I am a native of Innsbruck, Austria and moved to the US 19 years ago. I was teaching German for 9 years and I also have been a Paraeducator for different Special Education programs in Vancouver, WA for the past 18 years. I never really wanted to cook meat but felt like I needed to for my children and former spouse. I bought the humanely raised, organic fed lie and thought I was doing the right thing by trying to only buy these animal products. I am so sorry now, that I blindly believed what a multi-billion industry wanted me to believe. I remember how I conveniently turned my back on the torturous truth, desperately clinging to the fabricated reality I had been programmed to live without question. I feel like we all have been lied to and brainwashed since birth, because unless our parents raised us to be vegetarian or vegan, everyone was a meat eater probably for most of our lives.
Every ethical vegan I know, including me, loved animals and still ate them until we “woke up” from being conditioned to believe that it is ok to pay others to torture and murder animals for us as long as we don’t have to watch. We just buy neatly packaged pieces of animal flesh in the grocery store or order a meal in a restaurant containing animal corpses and we never have to think about how the meat got on our plates.
When I met my husband Tim who had been a vegetarian for 18 years, I realized for the first time that we didn’t have to eat meat to be healthy and that the opposite was actually true. I was so happy I finally had a partner who didn’t require me to cook meat for him. I loved cooking vegetarian meals with my husband, but for a few months, I would still order meat when we went out to eat. Tim always showed me cute baby animal pictures after I ordered, which made me feel bad, but apparently almost 50 years of brainwashing, didn’t make me feel bad enough to totally quit eating meat back then. Only when we went to one of my favorite restaurants back then (Beaches) and I ordered a pork shank, and Tim again pulled out his phone again and showed me a picture of a really cute piglet, did I realize what I am contributing to. I looked down on the piece of meat in from of m and realized it was the leg of a tiny baby pig. That suddenly convinced me never to eat meat again.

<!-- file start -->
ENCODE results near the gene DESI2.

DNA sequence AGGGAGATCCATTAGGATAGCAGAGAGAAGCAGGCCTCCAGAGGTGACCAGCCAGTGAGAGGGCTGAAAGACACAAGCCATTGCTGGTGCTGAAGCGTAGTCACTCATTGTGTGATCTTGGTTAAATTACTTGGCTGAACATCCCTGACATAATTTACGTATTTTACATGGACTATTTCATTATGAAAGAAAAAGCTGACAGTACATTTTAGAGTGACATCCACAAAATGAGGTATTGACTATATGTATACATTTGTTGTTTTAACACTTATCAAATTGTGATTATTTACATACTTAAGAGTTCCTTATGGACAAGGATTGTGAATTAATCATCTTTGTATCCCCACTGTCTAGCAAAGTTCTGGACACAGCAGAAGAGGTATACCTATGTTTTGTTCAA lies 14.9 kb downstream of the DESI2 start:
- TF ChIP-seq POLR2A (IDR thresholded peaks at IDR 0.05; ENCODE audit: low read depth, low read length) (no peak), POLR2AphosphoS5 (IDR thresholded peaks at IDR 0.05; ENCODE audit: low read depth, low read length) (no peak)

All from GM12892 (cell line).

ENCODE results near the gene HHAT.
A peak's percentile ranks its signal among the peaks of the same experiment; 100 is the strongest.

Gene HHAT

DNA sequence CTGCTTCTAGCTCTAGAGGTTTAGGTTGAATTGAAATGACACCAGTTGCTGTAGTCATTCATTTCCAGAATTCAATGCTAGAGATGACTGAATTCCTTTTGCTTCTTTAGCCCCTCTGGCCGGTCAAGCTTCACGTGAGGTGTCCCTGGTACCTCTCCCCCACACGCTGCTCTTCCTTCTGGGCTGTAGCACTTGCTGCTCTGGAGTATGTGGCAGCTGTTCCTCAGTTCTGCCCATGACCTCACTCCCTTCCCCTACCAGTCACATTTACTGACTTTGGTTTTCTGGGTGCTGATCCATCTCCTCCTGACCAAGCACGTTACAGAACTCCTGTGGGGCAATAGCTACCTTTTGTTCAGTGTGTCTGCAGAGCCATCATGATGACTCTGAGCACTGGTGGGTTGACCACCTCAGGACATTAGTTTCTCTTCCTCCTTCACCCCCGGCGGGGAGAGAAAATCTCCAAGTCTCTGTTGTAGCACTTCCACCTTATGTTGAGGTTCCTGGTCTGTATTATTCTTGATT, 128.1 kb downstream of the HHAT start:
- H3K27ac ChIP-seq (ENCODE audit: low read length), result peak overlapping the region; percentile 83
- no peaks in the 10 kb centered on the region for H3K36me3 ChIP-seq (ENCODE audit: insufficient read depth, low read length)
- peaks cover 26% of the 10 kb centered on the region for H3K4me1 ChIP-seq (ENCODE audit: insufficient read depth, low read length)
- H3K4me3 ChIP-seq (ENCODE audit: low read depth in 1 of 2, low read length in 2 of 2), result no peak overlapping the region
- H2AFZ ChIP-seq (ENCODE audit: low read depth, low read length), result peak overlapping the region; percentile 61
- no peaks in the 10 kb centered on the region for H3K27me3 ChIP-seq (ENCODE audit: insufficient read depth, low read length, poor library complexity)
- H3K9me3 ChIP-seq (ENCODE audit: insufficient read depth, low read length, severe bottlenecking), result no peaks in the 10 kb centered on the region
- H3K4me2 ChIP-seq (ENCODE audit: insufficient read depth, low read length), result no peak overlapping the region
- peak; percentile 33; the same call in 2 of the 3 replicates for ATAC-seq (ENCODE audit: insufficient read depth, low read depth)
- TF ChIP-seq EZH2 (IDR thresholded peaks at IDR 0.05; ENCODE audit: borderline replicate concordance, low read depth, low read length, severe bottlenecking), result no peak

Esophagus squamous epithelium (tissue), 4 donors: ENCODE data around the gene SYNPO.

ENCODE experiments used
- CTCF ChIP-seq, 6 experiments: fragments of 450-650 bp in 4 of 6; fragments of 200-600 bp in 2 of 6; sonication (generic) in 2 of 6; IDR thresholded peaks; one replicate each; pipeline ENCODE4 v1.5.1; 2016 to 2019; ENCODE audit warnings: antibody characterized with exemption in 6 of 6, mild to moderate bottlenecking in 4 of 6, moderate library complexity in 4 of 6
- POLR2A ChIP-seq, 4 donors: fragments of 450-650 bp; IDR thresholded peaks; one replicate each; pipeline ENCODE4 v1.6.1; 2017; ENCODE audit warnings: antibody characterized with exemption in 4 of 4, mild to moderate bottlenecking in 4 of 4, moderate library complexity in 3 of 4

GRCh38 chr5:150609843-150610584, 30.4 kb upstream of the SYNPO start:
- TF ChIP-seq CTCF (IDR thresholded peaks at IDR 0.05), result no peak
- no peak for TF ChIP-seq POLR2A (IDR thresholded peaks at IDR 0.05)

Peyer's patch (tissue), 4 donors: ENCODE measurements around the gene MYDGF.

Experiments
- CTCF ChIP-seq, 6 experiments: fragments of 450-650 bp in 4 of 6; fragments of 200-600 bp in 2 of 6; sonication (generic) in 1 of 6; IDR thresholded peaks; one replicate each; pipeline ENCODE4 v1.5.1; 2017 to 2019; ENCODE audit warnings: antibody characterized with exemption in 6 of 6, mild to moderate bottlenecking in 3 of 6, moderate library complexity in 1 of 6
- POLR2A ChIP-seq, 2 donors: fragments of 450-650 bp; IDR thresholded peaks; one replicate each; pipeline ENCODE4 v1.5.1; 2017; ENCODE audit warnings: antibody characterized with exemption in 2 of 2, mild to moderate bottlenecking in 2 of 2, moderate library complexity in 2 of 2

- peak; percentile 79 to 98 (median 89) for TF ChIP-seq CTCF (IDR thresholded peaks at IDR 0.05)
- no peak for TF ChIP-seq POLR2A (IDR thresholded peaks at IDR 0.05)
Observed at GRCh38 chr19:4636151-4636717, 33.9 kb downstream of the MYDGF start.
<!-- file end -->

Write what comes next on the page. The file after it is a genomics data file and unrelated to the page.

I don’t really recall what made us consider going vegan. I remember a post on Facebook about Esther the Wonder pig. Someone mentioned or asked in a comment if they were all vegan. I wasn’t really sure what it exactly meant to be vegan, so I wanted to look it up. The only time I ever heard someone was vegan, was when my husband told me, he had a student that was vegan. Unfortunately he was not the best example for veganism, because he was a very unhealthy vegan, whose mom constantly complained, how very concerned she was about his heath, because he only ate very limited food items. I remember thinking how extreme some people are.
During my research, I saw some video clips and read how horrible the dairy industry actually was. I learned how healthy a vegan diet can be and I told Tim that going vegan was the right and ethical thing to do. When we did, it suddenly wasn’t easy anymore meeting with friends and family. Gathering together with family at the dinner table for holidays or a night out on the town with friends, they saw our “personal” choice, to perhaps eat a salad or a veggie burger, as a meatless meal with nothing but vegetables. When they made fun of us or told us that’s a bit extreme, I first politely zipped my lips, smiled, and let others go on their way, out of fear of losing their friendship or them thinking lesser of us. Keeping their wishes in mind, I’ve chosen my words wisely when talking to them about why we are now vegans. Also when sharing content on veganism via social media, I censored myself, scrutinizing my language, backspaced, and re-wrote my words to fit in their box of what it means to “respect their choice to eat animals.”